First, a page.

Re: Re: My First Five Jobs

Dave M, a friend of mine, recently wrote a blog post in response to another blogger’s post about his first five jobs. His post inspired me to write one of my own.

The set up is as follows:

There’s currently a meme on Facebook: Your First Five Jobs.

What interests me more, is what lessons did you learn from your first five jobs?

How did each job change you?

Here’s my response:

Lagoon: At 16 I set out looking for a job, and quickly I heard that lagoon was hiring. I went through the interview for the job available, which had something to do with accounting, and I did well enough for them to offer me the job. I wasn’t exactly thrilled to be doing that sort of work, but, you take what you can get. On the way out of the office, however, I ran into an old family friend. Turns out, her family was pretty high up in the management of Lagoon. She asked me if I’d rather operate rides, and I said yes. This taught me pretty early on that who you know really does make a difference in your career and in your life.

My biggest take away from working this job losing my so called “homophobia”. I grew up in a fairly traditional family and a large part of my extended family believed that being gay was wrong. As a young impressionable boy, I took what they told me and learned it as truth. Being around and making good friends with people in the LGBT community at lagoon opened my eyes and set me straight (pardon the unintentional pun). Now I’m an advocate for love, acceptance, and pride.

Raging Waters: Oh, to be 17 in-shape and shirtless all day. I spent my summer working a few hours a week for barely minimum wage. I thought I was cool until I had to borrow money from my parents to take my girlfriend to a movie. I learned that being wild and free is fun, but it’s a whole lot better when you can afford your lifestyle. I can proudly say that since 17 I have always been able to pay for both my and my date’s movie ticket.

Spectral Fusion Designs: When I was around the age of 11, I had to have surgery on my knee. The surgery put me off of my feet for close to a month. Boredom took hold and I began to browse the internet on my parent’s computer. After awhile I literally searched “How to make a web site” and that is where my web development experience really began. I learned the basics, and even made a few stick figure animated games.

Coming into college, I thought that by going to a job fair I would end up working at the cafeteria or working for the janitorial staff. But, as luck would have it, there was a booth open for students interested in a career in web development. I pretended I knew a little more than I did, and I rehashed on some things I had learned 7 years prior and miraculously I found myself in an amazing job that I would stay in for the duration of my college years.

I learned that you never know how the small decisions you make will turn out in the end, and that sometimes things that appear to be bad may very well turn out for the good.

Substitute Teacher: Despite working as a web developer while in college, I earned a degree in English Teaching. I had a love for writing and a love for coaching so teaching seemed like the perfect fit. Throughout my days student teaching I found myself more and more at home in the classroom. That was until I began to sub. Being a sub is pretty much the equivalent of being bullied by kids half your size and half your age. I thought I understood how to manage a classroom, and I was entirely wrong. The hardest part about this was that I had to accept that teaching isn’t always romantic. There won’t always be kids with a desire to learn. More often than not, as a sub, you’re just a guy in a classroom that you probably got a B- in back in high school and you’re just trying to play it cool until the bell rings.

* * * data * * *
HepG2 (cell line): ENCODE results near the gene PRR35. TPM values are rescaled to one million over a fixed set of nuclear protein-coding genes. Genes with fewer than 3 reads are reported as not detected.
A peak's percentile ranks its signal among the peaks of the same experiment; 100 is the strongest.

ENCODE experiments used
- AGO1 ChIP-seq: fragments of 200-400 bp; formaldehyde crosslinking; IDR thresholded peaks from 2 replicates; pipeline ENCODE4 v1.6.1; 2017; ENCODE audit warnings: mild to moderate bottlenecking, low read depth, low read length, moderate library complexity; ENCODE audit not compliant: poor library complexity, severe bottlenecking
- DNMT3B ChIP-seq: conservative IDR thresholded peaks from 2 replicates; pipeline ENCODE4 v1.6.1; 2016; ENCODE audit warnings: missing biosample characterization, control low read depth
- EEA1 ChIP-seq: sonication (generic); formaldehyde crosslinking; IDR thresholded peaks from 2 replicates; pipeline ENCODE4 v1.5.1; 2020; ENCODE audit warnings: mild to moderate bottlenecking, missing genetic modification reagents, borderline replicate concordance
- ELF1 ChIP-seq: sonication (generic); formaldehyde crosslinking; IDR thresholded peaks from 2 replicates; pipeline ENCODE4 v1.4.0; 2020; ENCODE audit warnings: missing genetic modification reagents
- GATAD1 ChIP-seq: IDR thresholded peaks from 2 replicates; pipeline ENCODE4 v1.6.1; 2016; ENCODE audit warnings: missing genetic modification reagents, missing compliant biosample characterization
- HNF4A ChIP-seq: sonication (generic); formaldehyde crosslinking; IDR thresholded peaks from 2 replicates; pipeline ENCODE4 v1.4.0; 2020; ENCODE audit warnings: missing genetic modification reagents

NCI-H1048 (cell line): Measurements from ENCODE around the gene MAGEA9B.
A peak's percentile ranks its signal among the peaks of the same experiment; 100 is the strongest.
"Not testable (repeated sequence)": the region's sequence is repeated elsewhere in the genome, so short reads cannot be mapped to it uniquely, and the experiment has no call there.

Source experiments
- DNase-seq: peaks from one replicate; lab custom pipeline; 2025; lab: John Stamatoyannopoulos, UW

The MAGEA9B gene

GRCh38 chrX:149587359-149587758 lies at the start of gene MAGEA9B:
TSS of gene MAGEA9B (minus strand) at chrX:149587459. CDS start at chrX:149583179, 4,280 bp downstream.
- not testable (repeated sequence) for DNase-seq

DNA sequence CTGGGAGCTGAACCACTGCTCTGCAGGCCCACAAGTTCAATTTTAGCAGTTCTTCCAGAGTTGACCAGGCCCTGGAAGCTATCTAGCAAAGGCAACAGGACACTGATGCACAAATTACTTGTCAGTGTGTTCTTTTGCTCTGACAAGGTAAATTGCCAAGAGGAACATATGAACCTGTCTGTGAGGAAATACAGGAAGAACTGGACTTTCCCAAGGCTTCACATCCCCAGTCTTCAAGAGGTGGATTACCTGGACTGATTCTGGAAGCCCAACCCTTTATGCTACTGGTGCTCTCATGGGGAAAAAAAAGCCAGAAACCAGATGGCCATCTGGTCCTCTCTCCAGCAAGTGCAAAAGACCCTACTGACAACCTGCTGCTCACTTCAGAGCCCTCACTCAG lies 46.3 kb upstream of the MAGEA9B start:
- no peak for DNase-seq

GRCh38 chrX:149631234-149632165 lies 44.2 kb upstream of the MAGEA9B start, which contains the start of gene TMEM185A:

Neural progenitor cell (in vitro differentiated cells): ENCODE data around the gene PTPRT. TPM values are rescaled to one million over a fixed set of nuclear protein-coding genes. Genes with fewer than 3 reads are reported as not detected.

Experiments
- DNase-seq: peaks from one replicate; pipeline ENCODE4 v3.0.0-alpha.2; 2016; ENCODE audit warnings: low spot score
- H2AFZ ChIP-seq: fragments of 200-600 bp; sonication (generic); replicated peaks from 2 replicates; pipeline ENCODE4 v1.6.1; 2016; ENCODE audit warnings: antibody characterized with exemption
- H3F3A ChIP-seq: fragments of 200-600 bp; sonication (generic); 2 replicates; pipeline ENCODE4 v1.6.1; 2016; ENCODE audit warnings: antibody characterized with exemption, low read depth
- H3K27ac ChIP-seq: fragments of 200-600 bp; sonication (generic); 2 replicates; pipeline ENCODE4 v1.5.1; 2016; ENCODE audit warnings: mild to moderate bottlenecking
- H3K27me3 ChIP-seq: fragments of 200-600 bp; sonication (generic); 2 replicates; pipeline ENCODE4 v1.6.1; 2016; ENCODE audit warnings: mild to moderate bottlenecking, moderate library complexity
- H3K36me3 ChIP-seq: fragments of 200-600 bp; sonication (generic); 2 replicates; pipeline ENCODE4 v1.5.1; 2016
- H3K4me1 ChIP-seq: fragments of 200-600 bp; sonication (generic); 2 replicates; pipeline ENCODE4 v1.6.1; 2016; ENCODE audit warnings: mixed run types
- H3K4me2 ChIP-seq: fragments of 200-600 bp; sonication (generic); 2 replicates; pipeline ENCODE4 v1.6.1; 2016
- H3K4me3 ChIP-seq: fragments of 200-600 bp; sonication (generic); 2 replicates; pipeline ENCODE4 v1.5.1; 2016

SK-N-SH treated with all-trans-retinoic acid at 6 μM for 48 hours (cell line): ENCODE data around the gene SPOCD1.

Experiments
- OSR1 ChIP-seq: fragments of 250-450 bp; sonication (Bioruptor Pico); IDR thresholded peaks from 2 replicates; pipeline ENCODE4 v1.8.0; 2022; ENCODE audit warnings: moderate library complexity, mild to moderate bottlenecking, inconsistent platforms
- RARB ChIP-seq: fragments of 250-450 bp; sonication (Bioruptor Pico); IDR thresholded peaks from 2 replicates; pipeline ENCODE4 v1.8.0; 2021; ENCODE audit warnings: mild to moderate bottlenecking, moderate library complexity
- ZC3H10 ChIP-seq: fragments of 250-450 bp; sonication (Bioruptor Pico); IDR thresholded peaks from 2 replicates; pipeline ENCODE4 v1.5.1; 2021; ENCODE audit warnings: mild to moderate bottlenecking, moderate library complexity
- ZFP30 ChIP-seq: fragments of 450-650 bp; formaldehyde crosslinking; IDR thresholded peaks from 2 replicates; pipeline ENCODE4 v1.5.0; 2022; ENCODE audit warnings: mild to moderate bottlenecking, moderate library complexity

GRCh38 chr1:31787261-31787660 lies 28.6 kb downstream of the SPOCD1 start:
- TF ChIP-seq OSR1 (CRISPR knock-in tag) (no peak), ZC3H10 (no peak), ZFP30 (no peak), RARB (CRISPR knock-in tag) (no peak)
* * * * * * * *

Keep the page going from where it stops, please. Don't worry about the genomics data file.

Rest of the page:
Mountain Care Pharmacy: So I hated being a sub. It was awful. So while I had applied to be a teacher with the Salt Lake School District I also began applying for jobs in the Web Development world. Let’s just say it’s a nice time to have an IT skill-set. I had callbacks immediately and eventually I went to work for Mountain Care Pharmacy on the condition that I could have a month off shortly after being hired so that I could travel around SE Asia. Sounds like a wild ask, especially in an interview, but they were entirely on board. I worked for a few months and then I was off on my travels.

When I came back, I had come to the realization that I didn’t really enjoy working there. I didn’t like the strict rules and I really didn’t like the dress code. I had received a call from another place I had interviewed, Clearlink, and they had a job for me if I was willing to take it. So I quit at Mountain Care, after officially being there for 3 months but only working for 2. But the move got me to a better place physically and mentally in my career. Because of that move, I don’t mind going into work on Monday and I’ve been able to start building the lifestyle I want to have. Basically I learned that it is okay to make decisions for yourself and that usually those selfish gut-feelings are actually the right decisions that you should be making.

tl;dr

  • Who you know matters.
  • Be open to changing your values.
  • Life is meant to be fun, but it feels a lot better when you can afford it.
  • Substitute teaching is terribly difficult, we should have been nicer to them while growing up.
  • Put yourself first always. Quit that job if you need to. Travel the world. Just follow your gut and remain optimistic; things will turn out alright .

Programmer — Writer. @andyhartnett12

Programmer — Writer. @andyhartnett12